Well-known florist Jean Pollard has passed away at the age of 82.
A notice in today’s Stabroek News said that she died on Sunday. She was the wife of Brynmor Pollard. She had operated the World of Flowers for many years.
Below is a news item that appeared in the February 20, 2009 edition on Jean Pollard and her business
Flowers do really make a difference!
The name Jean Pollard is synonymous with the business of flowers in Guyana. Since 1971 she has owned and operated World of Flowers and, along with former Georgetown Mayor Compton Young, is considered to be among the pioneers of the local industry.
For the Jamaican-born Jean flowers are more than just a business; it is a labour of love, an entrepreneurial pursuit born of the influence of flowers as a child growing up in Jamaica. “My mother was always passionate about flowers,” Jean told Stabroek Business.
It is a passion that she inherited and one which, she says has endured ever since. She cannot envisage her own home without flowers. ‘Every weekend I change my flowers at home,” Jean told Stabroek Business.
She concedes that she has not found a comparable passion for flowers in her adopted homeland but says that as a whole there is a sufficient demand to make it a viable business pursuit. Demand, she says, is linked to seasons and occasions – Valentine’s Day, Mothers Day, Anniversaries, Birthdays and other special occasions. “People like to give flowers as gifts,” she says. Her son Michael, whose interest in his mother’s vocation is clearly more than a passing one points out that weddings and funerals are also “flower occasions.”
If Jean appears resigned to the fact that there will probably always be limits to the growth of the flower industry in Guyana, she insists that “flowers do make a difference.” She believes that in any setting the presence of flowers can become a “focus of attention, capturing eyes” and drawing attention away from the other mundanities in that setting. “I never think of having people over to my own home without having flowers there,” she says.
Jean is philosophical about the business of flowers. She understands, she says, that everything has its place on people’s scale of priorities and that limits to disposable income invariably place flowers low down the scale of priorities. Michael agrees though he believes that the surfeit of new, elaborate buildings – banks, hotels and homes – could well create a bigger potential market for flowers.
Jean is more cautious. She says that while some premises are inclined to use flowers as part of their decor for special occasions, there appears to be no permanent passion within these establishments for the colour and the beauty of flowers. She reflects on Jamaica, where, she says, it is commonplace for flowers to be sold in streets, markets and supermarkets; and when you ask her whether there are not now enough large, well-appointed supermarkets in Guyana for us to seek to emulate the practice she responds that “that is nothing that has not been tried before. It didn’t work.”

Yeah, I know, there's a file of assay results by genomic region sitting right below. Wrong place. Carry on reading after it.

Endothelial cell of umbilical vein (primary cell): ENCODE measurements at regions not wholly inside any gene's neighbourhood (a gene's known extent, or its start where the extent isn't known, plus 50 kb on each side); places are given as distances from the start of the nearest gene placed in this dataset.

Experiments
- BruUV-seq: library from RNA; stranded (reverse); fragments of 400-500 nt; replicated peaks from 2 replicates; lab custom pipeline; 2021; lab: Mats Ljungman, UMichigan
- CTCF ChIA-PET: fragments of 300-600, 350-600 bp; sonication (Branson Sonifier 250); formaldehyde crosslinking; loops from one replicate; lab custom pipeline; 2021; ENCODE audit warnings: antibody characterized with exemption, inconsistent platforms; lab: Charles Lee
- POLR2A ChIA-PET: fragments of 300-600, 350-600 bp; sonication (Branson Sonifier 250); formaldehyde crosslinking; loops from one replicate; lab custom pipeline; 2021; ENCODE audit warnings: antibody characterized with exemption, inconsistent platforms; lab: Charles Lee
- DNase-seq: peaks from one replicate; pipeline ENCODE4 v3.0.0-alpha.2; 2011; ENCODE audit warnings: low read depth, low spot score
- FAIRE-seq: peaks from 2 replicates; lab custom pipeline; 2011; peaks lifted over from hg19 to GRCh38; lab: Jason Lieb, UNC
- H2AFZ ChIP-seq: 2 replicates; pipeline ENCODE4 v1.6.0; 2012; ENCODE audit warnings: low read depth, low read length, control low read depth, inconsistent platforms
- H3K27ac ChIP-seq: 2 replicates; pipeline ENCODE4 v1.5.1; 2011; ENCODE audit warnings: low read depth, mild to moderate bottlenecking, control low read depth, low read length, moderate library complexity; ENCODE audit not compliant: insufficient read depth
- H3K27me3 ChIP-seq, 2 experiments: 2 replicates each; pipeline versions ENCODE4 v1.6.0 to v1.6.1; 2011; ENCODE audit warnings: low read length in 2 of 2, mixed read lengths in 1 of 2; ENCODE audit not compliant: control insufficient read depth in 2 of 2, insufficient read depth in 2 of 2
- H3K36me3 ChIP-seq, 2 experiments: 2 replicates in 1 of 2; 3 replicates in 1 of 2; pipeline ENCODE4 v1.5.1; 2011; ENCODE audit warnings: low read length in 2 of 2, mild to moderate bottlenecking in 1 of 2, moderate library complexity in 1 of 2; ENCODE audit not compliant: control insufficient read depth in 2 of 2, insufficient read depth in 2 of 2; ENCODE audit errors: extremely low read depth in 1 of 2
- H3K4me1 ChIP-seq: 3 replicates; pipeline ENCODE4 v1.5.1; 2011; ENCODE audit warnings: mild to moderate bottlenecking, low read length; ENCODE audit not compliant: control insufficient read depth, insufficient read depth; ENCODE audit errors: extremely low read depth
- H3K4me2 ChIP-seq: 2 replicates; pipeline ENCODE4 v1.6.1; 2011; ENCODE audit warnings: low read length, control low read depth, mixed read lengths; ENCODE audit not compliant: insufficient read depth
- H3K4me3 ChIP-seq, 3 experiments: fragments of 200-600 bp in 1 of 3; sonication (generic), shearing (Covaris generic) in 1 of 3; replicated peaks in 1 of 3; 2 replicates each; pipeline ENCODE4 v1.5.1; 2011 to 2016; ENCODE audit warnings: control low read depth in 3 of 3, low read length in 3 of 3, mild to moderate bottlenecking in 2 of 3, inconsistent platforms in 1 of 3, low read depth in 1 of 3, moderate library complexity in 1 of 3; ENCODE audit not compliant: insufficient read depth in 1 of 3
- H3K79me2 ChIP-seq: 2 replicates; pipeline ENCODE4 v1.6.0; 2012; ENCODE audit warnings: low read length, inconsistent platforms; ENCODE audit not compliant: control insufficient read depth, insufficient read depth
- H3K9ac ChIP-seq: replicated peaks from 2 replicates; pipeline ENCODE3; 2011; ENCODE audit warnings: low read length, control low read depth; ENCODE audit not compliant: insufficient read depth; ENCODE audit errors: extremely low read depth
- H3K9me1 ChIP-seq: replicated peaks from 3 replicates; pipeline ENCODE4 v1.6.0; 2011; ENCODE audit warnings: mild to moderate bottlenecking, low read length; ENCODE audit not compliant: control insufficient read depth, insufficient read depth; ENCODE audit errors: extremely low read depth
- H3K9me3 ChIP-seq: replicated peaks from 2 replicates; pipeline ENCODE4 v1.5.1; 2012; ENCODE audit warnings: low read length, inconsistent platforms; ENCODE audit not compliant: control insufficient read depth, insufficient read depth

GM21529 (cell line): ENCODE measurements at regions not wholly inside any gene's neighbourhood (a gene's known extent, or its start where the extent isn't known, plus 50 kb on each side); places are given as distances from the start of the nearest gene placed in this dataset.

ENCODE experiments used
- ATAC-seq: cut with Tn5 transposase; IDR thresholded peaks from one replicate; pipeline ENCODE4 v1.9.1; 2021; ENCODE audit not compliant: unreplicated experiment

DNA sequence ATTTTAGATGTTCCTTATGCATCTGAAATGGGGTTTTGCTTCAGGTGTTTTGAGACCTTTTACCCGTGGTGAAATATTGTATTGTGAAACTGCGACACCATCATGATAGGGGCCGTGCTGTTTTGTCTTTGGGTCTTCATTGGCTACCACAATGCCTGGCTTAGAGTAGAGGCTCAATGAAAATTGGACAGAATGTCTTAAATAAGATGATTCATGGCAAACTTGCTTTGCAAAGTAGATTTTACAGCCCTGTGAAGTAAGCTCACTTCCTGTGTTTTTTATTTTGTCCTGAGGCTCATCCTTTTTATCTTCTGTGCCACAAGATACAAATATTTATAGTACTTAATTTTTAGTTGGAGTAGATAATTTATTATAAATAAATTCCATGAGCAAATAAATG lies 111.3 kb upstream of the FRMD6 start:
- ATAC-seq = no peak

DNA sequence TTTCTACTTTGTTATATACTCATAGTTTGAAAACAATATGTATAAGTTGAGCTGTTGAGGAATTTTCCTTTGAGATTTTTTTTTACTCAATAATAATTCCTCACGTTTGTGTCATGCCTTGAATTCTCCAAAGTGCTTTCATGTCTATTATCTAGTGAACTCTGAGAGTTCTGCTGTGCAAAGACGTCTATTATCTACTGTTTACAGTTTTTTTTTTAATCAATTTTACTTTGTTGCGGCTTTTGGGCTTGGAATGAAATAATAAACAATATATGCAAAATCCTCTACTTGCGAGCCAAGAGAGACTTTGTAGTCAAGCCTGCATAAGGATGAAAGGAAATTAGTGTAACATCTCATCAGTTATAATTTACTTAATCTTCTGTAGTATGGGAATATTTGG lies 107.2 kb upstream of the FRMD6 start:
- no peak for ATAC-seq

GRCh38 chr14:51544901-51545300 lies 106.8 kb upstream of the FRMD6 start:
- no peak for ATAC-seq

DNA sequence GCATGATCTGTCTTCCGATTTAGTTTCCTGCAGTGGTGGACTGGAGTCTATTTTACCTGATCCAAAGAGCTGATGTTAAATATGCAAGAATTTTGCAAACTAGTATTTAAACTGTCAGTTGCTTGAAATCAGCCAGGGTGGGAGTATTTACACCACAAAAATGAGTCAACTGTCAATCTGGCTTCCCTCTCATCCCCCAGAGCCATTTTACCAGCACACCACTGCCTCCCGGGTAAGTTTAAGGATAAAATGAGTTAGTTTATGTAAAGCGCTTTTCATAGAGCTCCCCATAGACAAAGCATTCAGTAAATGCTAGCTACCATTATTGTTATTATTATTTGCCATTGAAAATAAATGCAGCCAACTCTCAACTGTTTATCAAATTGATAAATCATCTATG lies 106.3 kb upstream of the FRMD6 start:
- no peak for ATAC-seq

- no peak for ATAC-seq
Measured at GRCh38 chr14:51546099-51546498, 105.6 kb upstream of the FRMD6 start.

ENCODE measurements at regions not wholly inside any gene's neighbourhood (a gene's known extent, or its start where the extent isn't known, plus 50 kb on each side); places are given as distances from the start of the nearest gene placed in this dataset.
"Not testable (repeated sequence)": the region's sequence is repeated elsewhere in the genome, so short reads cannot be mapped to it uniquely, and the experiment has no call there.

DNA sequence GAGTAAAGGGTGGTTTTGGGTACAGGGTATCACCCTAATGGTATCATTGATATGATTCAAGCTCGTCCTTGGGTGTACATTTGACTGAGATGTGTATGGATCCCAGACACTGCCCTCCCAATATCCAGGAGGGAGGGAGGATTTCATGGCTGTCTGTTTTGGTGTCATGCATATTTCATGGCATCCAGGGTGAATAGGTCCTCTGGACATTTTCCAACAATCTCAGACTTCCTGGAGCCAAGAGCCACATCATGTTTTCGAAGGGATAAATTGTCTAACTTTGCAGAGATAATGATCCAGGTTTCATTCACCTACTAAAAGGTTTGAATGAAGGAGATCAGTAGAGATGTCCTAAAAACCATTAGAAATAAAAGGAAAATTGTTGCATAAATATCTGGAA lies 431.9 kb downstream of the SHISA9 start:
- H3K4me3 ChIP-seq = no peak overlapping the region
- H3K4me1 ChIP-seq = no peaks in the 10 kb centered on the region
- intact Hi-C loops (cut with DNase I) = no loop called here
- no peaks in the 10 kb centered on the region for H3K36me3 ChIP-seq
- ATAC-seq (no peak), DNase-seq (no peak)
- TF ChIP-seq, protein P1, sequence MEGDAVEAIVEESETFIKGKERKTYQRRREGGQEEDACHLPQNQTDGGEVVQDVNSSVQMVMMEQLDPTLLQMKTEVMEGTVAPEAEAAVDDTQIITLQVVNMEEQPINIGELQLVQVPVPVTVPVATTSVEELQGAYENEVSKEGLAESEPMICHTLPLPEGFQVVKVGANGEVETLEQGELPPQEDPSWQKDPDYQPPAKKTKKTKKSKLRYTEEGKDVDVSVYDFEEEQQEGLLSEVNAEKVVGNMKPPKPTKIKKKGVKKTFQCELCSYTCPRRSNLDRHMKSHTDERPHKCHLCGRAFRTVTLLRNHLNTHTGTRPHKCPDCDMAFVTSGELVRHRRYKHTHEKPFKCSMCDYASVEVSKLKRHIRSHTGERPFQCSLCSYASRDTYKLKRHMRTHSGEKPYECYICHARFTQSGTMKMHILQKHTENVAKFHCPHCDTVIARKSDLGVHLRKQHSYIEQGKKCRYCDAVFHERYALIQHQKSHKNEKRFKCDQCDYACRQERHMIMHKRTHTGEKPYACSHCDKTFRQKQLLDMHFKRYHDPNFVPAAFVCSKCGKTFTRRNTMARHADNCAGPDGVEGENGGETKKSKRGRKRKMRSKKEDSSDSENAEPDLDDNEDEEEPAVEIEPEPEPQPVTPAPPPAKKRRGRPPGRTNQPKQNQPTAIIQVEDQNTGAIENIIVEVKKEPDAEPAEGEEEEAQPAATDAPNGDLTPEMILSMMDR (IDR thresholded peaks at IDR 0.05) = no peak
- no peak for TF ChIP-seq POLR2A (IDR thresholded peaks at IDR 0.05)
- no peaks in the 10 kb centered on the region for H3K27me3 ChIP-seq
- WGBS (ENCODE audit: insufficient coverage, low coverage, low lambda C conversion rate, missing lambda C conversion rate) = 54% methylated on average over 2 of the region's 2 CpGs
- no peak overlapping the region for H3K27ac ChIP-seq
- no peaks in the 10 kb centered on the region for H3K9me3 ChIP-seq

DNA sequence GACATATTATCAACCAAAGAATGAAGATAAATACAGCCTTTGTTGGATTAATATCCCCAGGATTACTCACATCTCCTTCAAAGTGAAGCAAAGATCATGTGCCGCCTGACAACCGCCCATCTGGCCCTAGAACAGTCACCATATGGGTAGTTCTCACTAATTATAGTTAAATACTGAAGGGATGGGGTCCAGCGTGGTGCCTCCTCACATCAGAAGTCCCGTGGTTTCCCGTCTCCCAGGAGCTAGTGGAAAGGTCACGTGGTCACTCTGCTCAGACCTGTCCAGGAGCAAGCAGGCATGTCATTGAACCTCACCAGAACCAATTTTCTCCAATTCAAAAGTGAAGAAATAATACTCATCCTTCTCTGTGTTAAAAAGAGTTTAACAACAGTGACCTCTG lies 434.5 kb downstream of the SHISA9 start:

For Jean, a passion for flowers cannot be created through conventional marketing. She believes that the broader society, through institutions like flower shows and public and permanent flower displays, through institutions like the Promenade Gardens and the Botanical Gardens can create a gradual appreciation of the value of flowers. She believes that it is only at that point when flowers become more than just a decorative appendage and start to make an emotional difference that a real demand can be said to have been created.
Jean points to the peculiarities of the local market demand – like the preference among some local flower lovers for artificial creations, silks and dried arrangements. That she stocks these is more an acceptance of the realities of the market than a personal embracing of the trend. She remains an adherent of fresh flowers and says that she detects a slight but discernable shift in local consumer demand away from artificial creations.
What Jean Pollard most appears to want is to keep the passion for flowers alive among her modest local clientele and to see the seasonal demand blossom into a more permanent preoccupation with “the beauty of flowers.” It is, she knows, an arduous task but when, like Jean Pollard, you have become steeped in a culture, changing, giving up, abandoning pursuits that have become part of your life, is simply not on the cards.